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@inproceedings{NagWSDM2020, TITLE = {Illustrate Your Story: {Enriching} Text with Images}, AUTHOR = {Nag Chowdhury, Sreyasi and Cheng, William and de Melo, Gerard and Razniewski, Simon and Weikum, Gerhard}, LANGUAGE = {eng}, ISBN = {9781450368223}, DOI = {10.1145/3336191.3371866}, PUBLISHER = {ACM}, YEAR = {2020}, MARGINALMARK = {$\bullet$}, BOOKTITLE = {WSDM'19, 13th International Conference on Web Search and Data Mining}, EDITOR = {Caverlee, James and Hu, Xia Ben}, PAGES = {849--852}, ADDRESS = {Houston, TX, USA}, }
Endnote
%0 Conference Proceedings %A Nag Chowdhury, Sreyasi %A Cheng, William %A de Melo, Gerard %A Razniewski, Simon %A Weikum, Gerhard %+ Databases and Information Systems, MPI for Informatics, Max Planck Society External Organizations External Organizations Databases and Information Systems, MPI for Informatics, Max Planck Society Databases and Information Systems, MPI for Informatics, Max Planck Society %T Illustrate Your Story: Enriching Text with Images : %G eng %U http://hdl.handle.net/21.11116/0000-0006-A27C-8 %R 10.1145/3336191.3371866 %D 2020 %B 13th International Conference on Web Search and Data Mining %Z date of event: 2020-02-03 - 2020-02-07 %C Houston, TX, USA %B WSDM'19 %E Caverlee, James; Hu, Xia Ben %P 849 - 852 %I ACM %@ 9781450368223
[10]
V. Sathya, S. Ghosh, A. Ramamurthy, and B. R. Tamma, “Small Cell Planning: Resource Management and Interference Mitigation Mechanisms in LTE HetNets,” Wireless Personal Communications, 2020.
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@article{Sathya2020, TITLE = {Small Cell Planning: {R}esource Management and Interference Mitigation Mechanisms in {LTE HetNets}}, AUTHOR = {Sathya, Vanlin and Ghosh, Shrestha and Ramamurthy, Arun and Tamma, Bheemarjuna Reddy}, LANGUAGE = {eng}, ISSN = {0929-6212}, DOI = {10.1007/s11277-020-07574-x}, PUBLISHER = {Springer}, ADDRESS = {New York, NY}, YEAR = {2020}, MARGINALMARK = {$\bullet$}, JOURNAL = {Wireless Personal Communications}, }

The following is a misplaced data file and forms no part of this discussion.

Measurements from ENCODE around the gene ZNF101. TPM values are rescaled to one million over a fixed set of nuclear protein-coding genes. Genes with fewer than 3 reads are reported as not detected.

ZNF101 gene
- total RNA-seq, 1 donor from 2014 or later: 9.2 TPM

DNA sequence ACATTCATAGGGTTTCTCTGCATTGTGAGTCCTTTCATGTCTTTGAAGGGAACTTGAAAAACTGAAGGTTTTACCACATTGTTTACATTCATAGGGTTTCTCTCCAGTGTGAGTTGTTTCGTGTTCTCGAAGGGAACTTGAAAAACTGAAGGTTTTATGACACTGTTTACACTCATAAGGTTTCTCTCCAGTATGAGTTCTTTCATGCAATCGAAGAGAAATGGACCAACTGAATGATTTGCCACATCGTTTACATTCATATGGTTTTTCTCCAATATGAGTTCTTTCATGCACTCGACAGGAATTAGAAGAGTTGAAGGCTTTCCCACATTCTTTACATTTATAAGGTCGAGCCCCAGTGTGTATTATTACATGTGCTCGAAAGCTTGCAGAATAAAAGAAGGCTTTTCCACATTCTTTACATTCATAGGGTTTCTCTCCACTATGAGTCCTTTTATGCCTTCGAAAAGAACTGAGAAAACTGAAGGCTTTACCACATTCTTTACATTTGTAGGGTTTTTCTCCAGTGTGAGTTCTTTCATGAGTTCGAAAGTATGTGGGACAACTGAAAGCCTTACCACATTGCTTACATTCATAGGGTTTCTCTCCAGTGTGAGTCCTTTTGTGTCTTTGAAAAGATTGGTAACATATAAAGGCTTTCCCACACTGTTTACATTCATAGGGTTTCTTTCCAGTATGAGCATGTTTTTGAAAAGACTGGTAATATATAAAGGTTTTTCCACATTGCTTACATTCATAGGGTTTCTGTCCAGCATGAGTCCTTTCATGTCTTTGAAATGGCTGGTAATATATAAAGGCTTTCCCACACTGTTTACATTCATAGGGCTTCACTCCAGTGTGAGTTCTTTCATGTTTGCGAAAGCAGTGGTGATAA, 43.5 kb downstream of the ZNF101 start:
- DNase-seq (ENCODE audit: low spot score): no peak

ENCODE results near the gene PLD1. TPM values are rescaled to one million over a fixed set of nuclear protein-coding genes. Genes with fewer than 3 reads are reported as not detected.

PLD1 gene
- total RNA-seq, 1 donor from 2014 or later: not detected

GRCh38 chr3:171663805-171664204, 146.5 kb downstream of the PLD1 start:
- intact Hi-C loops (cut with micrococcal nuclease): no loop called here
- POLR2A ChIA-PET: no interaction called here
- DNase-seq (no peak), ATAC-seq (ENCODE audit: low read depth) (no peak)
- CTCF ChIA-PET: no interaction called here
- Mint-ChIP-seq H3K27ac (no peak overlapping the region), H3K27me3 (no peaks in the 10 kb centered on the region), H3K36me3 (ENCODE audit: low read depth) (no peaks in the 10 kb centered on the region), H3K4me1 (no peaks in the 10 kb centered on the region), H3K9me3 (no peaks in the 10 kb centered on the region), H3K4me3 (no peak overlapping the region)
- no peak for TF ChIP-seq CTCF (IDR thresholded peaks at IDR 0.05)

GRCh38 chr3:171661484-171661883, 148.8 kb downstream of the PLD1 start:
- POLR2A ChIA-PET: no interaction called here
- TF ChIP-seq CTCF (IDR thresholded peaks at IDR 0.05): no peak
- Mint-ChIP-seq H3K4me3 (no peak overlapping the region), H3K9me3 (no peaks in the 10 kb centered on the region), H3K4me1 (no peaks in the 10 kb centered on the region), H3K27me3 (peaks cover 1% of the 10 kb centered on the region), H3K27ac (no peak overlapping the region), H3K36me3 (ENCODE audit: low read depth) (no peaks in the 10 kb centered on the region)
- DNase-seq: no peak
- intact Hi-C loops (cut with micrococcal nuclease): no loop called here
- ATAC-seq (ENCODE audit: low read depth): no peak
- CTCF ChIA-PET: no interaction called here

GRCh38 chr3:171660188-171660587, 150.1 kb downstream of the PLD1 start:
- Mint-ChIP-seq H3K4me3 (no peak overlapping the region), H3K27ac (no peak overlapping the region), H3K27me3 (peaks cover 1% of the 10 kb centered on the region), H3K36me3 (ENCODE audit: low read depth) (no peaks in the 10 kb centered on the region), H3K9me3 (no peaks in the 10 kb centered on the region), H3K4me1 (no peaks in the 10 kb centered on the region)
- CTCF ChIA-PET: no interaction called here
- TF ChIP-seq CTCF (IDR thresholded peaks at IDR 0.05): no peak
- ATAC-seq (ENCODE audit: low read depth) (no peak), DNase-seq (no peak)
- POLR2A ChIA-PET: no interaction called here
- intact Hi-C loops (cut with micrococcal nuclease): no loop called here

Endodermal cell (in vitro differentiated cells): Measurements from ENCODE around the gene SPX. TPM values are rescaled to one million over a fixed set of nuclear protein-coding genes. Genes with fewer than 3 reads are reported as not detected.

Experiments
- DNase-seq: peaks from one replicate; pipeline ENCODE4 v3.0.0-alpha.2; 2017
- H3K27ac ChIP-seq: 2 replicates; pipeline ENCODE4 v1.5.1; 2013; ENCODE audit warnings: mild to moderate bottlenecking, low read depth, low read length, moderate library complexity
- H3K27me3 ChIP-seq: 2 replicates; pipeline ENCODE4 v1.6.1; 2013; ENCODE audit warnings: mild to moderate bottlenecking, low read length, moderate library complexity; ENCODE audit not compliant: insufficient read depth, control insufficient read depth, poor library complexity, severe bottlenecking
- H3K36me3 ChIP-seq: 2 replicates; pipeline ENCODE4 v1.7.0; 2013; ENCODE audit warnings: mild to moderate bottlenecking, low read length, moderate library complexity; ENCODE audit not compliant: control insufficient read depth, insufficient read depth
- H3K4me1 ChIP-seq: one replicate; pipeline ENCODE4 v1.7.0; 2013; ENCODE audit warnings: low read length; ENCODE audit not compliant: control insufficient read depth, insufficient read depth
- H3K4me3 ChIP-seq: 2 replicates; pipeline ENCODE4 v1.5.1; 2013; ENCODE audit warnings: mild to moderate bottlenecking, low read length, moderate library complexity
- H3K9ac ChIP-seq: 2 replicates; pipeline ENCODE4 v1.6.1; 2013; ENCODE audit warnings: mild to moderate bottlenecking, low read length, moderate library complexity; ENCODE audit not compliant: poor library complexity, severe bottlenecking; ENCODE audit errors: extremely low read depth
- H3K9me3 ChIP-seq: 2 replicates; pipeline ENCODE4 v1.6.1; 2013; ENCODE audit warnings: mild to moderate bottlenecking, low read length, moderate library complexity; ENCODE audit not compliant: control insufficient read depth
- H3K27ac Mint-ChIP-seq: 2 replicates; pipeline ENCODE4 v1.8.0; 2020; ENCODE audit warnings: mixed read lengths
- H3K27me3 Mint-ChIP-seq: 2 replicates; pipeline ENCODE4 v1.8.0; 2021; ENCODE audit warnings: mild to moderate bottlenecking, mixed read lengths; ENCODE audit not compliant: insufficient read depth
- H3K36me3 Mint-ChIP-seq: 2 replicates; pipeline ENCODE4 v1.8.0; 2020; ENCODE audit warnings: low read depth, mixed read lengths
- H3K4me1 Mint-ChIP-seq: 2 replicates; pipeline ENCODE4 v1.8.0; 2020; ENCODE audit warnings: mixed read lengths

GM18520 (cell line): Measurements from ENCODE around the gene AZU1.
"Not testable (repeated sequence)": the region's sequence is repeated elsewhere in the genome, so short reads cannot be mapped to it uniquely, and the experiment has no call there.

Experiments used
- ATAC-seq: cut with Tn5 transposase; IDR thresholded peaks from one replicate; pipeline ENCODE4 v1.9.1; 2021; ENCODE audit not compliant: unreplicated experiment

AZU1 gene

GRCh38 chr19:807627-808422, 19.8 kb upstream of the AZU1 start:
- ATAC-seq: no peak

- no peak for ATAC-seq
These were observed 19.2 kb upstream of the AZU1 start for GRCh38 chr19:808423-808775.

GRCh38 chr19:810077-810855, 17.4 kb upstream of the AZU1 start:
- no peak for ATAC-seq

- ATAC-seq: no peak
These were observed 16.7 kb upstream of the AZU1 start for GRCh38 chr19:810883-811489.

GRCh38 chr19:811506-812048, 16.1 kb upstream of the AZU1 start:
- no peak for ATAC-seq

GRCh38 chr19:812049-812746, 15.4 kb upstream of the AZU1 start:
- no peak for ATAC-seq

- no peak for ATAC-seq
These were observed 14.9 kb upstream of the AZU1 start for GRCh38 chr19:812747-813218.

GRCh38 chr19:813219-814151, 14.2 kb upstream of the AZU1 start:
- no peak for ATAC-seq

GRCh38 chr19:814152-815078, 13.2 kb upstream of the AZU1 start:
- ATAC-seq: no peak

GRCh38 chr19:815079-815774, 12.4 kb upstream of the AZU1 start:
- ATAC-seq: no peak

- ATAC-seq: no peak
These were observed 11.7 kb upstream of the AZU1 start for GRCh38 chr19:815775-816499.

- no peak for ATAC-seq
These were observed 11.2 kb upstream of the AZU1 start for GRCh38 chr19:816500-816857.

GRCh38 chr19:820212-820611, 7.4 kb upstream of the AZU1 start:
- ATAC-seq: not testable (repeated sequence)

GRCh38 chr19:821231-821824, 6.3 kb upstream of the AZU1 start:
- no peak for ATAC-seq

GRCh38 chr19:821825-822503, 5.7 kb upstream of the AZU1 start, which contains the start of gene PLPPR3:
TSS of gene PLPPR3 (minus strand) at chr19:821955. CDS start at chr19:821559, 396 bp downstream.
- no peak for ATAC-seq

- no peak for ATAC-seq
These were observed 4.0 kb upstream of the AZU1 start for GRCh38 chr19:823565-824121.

Endnote
%0 Journal Article %A Sathya, Vanlin %A Ghosh, Shrestha %A Ramamurthy, Arun %A Tamma, Bheemarjuna Reddy %+ External Organizations Databases and Information Systems, MPI for Informatics, Max Planck Society External Organizations External Organizations %T Small Cell Planning: Resource Management and Interference Mitigation Mechanisms in LTE HetNets : %G eng %U http://hdl.handle.net/21.11116/0000-0006-B963-A %R 10.1007/s11277-020-07574-x %7 2020 %D 2020 %J Wireless Personal Communications %I Springer %C New York, NY %@ false
[11]
E. Terolli, P. Ernst, and G. Weikum, “Focused Query Expansion with Entity Cores for Patient-Centric Health Search,” in The Semantic Web -- ISWC 2020, Athens, Greece (Virtual Conference), 2020.
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@inproceedings{Terolli_ISWC2020, TITLE = {Focused Query Expansion with Entity Cores for Patient-Centric Health Search}, AUTHOR = {Terolli, Erisa and Ernst, Patrick and Weikum, Gerhard}, LANGUAGE = {eng}, ISBN = {978-3-030-62418-7}, DOI = {10.1007/978-3-030-62419-4_31}, PUBLISHER = {Springer}, YEAR = {2020}, MARGINALMARK = {$\bullet$}, DATE = {2020}, BOOKTITLE = {The Semantic Web -- ISWC 2020}, EDITOR = {Pan, Jeff Z. and Tamma, Valentina and D'Amato, Claudia and Janowicz, Krzysztof and Fu, Bo and Polleres, Axel and Seneviratne, Oshani and Kagal, Lalana}, PAGES = {547--564}, SERIES = {Lecture Notes in Computer Science}, VOLUME = {12506}, ADDRESS = {Athens, Greece (Virtual Conference)}, }